Each week we discuss one familiar halakhic practice and try to show its beauty and meaning. The columns are based on Rabbi Meir's Meaning in Mitzvot on Kitzur Shulchan Arukh.
BLESSING THE NEW MONTH
Customarily, the Shabbat before Rosh Chodesh is called "Shabbat Mevarchim" because after the Torah reading the coming of the new month is announced and then a special prayer is said (Rema OC 284:7).
However, on this Shabbat no announcement is made, despite the fact that next Shabbat is Rosh Chodesh – the custom is that the month of Tishrei is not announced.
The Magen Avraham explains that this is based on the verse, "Blow the shofar at the new moon, at the covering for the day of our holiday." (Tehillim 81:4) Unlike other holidays, which are either at the full moon (Pesach, Sukkot) or at least when the moon has begun to appear (Shavuot), the holiday on which we blow the shofar is at the beginning of the month when the moon is com- pletely or almost completely covered.
HIGH HOLIDAY OR HIDE HOLIDAY?
According to this explanation, the custom of blowing the shofar during Elul is expressly intended to create confusion (on the part of Satan) exactly when Rosh HaShana falls.
In fact, the entire Rosh HaShana holiday exhibits a pattern of seeming ambivalence. For instance, on Rosh HaShana we do wear clean clothes and groom ourselves for the holiday (OC 581:3); but we do not wear our best Yom Tov clothes (Taz). Similarly, "We eat and drink and rejoice, and do not fast on Rosh HaShana" (OC 597:1). Even so, the continuation of this same chapter explains that we shouldn't eat to satiety, and that according to some traditions even fasting may be permissible.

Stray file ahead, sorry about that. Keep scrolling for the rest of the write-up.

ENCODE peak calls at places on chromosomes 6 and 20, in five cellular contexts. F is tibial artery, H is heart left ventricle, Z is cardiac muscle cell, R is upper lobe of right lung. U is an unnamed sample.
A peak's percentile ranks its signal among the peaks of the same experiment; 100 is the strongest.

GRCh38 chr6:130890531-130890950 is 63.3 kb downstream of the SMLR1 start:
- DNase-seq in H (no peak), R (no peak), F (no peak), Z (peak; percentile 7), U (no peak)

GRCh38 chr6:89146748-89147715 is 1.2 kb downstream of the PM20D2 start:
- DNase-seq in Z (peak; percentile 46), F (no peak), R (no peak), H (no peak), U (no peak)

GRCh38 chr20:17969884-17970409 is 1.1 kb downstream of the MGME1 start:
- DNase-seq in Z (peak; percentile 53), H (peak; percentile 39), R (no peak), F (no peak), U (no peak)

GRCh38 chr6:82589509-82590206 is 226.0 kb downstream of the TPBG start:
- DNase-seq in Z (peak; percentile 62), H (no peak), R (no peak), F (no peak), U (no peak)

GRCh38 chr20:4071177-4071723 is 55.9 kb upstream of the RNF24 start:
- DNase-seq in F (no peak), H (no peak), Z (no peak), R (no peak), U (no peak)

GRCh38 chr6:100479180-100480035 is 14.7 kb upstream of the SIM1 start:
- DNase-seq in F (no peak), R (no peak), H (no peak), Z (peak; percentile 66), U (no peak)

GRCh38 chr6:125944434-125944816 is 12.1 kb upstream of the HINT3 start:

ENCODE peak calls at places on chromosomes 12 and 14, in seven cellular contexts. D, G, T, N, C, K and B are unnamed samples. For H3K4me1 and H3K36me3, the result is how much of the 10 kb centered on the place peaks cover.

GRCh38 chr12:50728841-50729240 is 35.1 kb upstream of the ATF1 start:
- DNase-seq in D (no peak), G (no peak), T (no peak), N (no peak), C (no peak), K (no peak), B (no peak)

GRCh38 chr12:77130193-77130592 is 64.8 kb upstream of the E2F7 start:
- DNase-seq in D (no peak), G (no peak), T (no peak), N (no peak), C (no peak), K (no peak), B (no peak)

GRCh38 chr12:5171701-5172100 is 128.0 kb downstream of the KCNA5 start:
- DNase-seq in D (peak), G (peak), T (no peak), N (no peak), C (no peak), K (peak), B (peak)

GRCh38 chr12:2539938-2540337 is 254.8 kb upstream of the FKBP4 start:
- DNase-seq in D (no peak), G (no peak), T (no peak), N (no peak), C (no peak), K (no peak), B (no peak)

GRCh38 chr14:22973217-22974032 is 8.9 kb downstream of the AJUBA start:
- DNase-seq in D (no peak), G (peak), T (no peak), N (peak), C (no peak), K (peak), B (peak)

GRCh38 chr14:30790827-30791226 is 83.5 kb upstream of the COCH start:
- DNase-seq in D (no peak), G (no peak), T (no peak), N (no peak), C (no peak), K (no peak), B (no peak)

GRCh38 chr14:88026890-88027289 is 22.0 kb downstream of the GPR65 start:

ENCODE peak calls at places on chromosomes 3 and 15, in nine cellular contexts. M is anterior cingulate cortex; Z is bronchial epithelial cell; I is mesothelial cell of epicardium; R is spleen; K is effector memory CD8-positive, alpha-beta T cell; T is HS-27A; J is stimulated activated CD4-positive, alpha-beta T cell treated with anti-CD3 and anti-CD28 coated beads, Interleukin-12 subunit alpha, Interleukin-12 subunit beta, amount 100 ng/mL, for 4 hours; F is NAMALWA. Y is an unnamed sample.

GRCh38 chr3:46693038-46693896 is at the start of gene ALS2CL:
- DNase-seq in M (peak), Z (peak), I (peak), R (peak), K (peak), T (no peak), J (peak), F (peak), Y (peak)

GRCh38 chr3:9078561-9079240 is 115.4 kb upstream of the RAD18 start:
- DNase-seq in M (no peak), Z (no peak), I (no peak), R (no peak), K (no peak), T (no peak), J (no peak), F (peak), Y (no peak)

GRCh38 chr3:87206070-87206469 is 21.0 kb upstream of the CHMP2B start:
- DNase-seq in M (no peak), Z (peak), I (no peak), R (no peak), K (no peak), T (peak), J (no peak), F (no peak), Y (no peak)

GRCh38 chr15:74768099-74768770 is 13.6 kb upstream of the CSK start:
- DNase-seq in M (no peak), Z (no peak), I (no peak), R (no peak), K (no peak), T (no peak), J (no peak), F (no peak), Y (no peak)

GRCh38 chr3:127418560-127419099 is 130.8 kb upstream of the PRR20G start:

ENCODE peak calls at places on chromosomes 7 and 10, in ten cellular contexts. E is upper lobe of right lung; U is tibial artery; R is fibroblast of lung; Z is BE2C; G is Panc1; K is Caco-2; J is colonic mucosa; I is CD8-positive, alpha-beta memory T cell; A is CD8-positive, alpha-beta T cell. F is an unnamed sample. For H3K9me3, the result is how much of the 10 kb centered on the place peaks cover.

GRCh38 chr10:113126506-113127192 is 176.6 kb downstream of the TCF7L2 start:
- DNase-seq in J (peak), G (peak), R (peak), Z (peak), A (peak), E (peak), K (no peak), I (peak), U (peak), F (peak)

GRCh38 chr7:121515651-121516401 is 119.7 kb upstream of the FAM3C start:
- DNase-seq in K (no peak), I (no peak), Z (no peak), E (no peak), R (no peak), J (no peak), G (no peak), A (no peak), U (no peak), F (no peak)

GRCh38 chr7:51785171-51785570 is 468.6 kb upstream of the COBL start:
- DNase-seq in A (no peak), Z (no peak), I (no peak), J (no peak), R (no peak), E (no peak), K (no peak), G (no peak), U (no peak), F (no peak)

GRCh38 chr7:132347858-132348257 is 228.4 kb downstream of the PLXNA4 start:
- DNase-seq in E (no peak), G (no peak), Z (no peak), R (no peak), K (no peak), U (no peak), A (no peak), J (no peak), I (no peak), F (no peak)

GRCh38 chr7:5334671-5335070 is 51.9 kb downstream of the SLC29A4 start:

All of these laws reflect the essential paradox of Rosh HaShana. On the one hand, the Day of Judgment is inherently a day of awe. Who is in the mood for festivities on the day of a court appear- ance even for a minor infraction?! Certainly on the day of our judgment before the King of Kings we should be in a state of awe. Yet HaShem made this day a holiday as well, "a covering for the day of our holiday". The Tur (OC 581) explains that this shows our confidence that HaShem will judge us favorably. Certainly at the communal level we don't want the day of judgment to seem like an ominous day, as we are confident that the merit of the community of Israel will result in a favorable judgment.
In order to show our confidence in the merit of the Jewish people, Rosh HaShana is marked as a festive day. But in order to experience the awe of judgment, and not to display arrogance as if we have nothing to fear from our heavenly trial, we take pains to obscure the day a bit and not to make it appear that we are too anxious for its arrival.
Rabbi Meir has completed writing a
monumental companion to Kitzur Shulchan Aruch which beautifully presents the
meanings in our mitzvot and halacha. It will hopefully be published in the